68. Please Pray for Me - Friendly Christian Church, Harmony

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Harmony Community Church
1201 S. Pennsylvania Avenue
Guthrie, OK 73044
“Shining Light into the Darkness”
Pastor: Larry Spargimino, Ph.D.
www.harmonyccok.org
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“Please Pray For Me!”
HCC- 68
Every meeting of Christians—a Bible study, prayer meeting, worship service—involves
interceding for others, especially those in need, facing trials and having special needs. Christians
intercede for the ministry of their churches, the work of the missionaries whom they support,
as well as their nation and leaders. What does the Bible tell us about intercessory prayer? And
what about those who themselves intercede?
The Lord Jesus Christ – The Model Of Intercession
One of the comforts of the Christian life is to know that our Lord and Savior intercedes
for us. “Wherefore he is able also to save them to the uttermost that come unto God by him,
seeing he ever liveth to make INTERCESSION for them” (Heb. 7:25). The continuing
intercession of our Savior is part of the “salvation package.”
Christians “have an advocate [“defense attorney” speaking in our behalf] with the
Father, Jesus Christ the righteous” (1 John 2:1). At the beginning of this verse we are told that
God’s purpose for us is that we do not sin, but if we do, we need to remember our Lord’s
advocacy in our behalf. This is important:
1. Personal sin is like “falling off the wagon” when dieting – you think “it’s no use: I’m
destined to be fat.” We need encouragement to “get back on the wagon” and stick to
that diet, and we need encouragement to get back on track with the Lord.
2. Satan rejoices when Christians feel hopeless and defeated. As the accuser of believers
(Job 1:9-11; Rev. 12:10) Satan loves it when believers do his dirty work and accuse
themselves!
3. Trouble always starts, and gains strength, with hopelessness. When “warring spouses”
are convinced that their marriage is hopeless and can’t be saved, guess what’s next?
Romans chapter 8 is one of the great Scriptural passages on our safety in Christ. The
intercession of Christ is part of our comfort even though the imps of hell seem to be flooding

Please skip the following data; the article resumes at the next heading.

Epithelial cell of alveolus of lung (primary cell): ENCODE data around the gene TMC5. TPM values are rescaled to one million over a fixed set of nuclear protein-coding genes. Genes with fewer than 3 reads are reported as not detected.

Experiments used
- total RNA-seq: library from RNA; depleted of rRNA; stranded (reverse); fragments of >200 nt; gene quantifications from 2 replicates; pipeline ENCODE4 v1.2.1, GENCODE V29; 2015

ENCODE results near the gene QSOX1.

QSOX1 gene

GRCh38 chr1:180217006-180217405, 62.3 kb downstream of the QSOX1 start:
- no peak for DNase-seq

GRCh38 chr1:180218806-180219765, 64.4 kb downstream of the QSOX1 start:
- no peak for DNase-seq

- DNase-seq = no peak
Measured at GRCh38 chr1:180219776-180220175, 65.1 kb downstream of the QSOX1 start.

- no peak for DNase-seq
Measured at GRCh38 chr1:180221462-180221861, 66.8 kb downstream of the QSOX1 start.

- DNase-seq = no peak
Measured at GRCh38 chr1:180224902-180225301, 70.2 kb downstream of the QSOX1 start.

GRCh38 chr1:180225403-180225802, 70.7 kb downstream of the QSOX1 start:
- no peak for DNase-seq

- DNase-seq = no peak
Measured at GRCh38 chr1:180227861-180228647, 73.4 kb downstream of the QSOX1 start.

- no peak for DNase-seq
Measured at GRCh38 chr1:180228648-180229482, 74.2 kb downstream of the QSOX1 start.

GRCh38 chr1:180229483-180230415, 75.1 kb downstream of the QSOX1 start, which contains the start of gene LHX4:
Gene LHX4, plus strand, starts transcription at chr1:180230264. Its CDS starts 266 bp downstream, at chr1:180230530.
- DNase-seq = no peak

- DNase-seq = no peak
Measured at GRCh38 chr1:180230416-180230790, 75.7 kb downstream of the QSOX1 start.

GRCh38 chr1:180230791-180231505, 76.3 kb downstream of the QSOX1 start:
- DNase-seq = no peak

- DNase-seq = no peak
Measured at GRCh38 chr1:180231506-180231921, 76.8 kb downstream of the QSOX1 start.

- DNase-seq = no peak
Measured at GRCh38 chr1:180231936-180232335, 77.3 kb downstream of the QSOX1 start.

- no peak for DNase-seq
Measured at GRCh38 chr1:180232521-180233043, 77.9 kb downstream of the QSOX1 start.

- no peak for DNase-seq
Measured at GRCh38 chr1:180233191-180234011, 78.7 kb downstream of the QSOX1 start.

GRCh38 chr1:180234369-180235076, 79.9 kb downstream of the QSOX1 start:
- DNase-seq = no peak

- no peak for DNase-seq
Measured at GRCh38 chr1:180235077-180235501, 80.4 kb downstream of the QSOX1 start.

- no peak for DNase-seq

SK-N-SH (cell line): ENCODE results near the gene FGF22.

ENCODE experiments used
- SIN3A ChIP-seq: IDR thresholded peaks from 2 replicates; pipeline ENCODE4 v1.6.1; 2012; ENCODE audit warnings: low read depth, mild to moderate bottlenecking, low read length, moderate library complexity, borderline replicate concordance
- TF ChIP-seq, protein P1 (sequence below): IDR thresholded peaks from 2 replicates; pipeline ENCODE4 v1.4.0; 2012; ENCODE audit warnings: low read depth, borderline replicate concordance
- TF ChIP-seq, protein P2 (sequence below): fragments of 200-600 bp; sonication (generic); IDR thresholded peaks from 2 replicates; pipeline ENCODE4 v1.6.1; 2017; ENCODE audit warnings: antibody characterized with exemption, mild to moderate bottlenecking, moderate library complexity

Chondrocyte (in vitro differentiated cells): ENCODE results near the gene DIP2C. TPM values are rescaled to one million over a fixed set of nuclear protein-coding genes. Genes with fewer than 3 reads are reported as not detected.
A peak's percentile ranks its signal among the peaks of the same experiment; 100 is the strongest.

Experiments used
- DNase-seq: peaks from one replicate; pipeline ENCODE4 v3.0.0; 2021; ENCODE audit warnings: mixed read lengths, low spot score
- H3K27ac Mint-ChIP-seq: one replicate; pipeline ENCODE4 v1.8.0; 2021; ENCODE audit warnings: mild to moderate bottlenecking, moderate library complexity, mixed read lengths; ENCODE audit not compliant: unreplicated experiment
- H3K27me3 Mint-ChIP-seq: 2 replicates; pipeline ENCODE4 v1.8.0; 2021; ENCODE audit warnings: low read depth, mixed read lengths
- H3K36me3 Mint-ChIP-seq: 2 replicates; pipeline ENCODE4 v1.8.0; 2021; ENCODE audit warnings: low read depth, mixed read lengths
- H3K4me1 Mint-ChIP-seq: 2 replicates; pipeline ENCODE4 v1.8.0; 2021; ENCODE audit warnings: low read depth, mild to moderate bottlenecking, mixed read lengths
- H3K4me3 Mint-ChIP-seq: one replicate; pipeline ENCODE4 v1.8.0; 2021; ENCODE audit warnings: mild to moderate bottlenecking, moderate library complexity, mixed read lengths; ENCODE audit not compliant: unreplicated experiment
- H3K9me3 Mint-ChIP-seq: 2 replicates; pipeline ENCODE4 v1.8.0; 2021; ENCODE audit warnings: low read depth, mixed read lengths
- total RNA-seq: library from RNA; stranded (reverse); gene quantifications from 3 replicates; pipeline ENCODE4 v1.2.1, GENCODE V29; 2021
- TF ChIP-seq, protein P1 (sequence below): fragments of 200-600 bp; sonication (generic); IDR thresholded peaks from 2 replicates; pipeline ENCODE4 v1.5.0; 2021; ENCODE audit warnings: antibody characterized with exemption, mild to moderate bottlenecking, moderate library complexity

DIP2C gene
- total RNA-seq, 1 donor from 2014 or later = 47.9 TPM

the cosmos: “Who is he that condemneth? It is Christ that died, yea rather, that is risen again,
who is even at the right hand of God, who also maketh INTERCESSION for us” (vs. 34).
The Christian’s Ministry of Intercession
All Christians are in a fierce battle. But as one of America’s Revolutionary war heroes
wrote: “The harder the conflict, the more glorious the triumph.” However, apart from the
Lord’s grace and power, there will be no triumph.
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In a context of spiritual warfare—“For we wrestle not against flesh and blood, but
against principalities, against powers, against the rulers of the darkness of this world, against
spiritual wickedness in high places” (Eph. 6:12), the apostle requests that believers would
intercede for him: “Praying always with all prayer and supplication in the Spirit…AND FOR
ME, that utterance may be given unto me, that I may open my mouth boldly, to make known
the mystery of the gospel” (vss. 18-19). Colossians 4:2-3 is similar: “Continue in prayer, and
watch in the same with thanksgiving; Withal praying also for us, that God would open unto
us a door of utterance, to speak the mystery of Christ, for which also I am in bonds.” Paul’s
request for intercessory prayer is specific: “That I may make it manifest, as I ought to speak.”
For what did Paul ask?
 That he would say the right things. There are many ways to present the Gospel, many
ways of establishing contact with hearers--our choice of Scripture, the illustrations we
use, the aspects of our own testimony, how we handle questions and interruptions—all
need to be tailored to the background of the hearers. We are ultimately dependent on
the Holy Spirit’s leadership in this. He has to reveal to us things that we might not
necessarily know.
 That he would speak boldly, with assurance and convicting power. As the herald of
Christ, Paul needs to “sound the trumpet” not whine like a hungry dog.
 That he would be able to explain “the mystery of the Gospel.” “Mystery” here means
“something not previously disclosed to a group of recipients.” The Apostle has to be
able to: (1) understand the “mystery”; and, (2) communicate it plainly. Some call this
KISS preaching – “Keep It Simple because we are Simple.”
When we intercede for someone doing the Lord’s work we are actually entering into,
and joining, that person’s struggle to make Christ known. “Dear brothers and sisters, I URGE
you in the name of our Lord Jesus Christ TO JOIN IN MY STRUGGLE by praying to God for me”
(Rom. 15:30, NLT). True intercession is more than “saying a prayer for someone.” It is a
stepping into that person’s shoes, so to speak, and struggling together with that person.
By His Authority, In His Place
Because the intercessory work of our Lord establishes the pattern of intercession, our
identity in Christ is central in our ministry of intercession. It is not Sister Mary Lou who is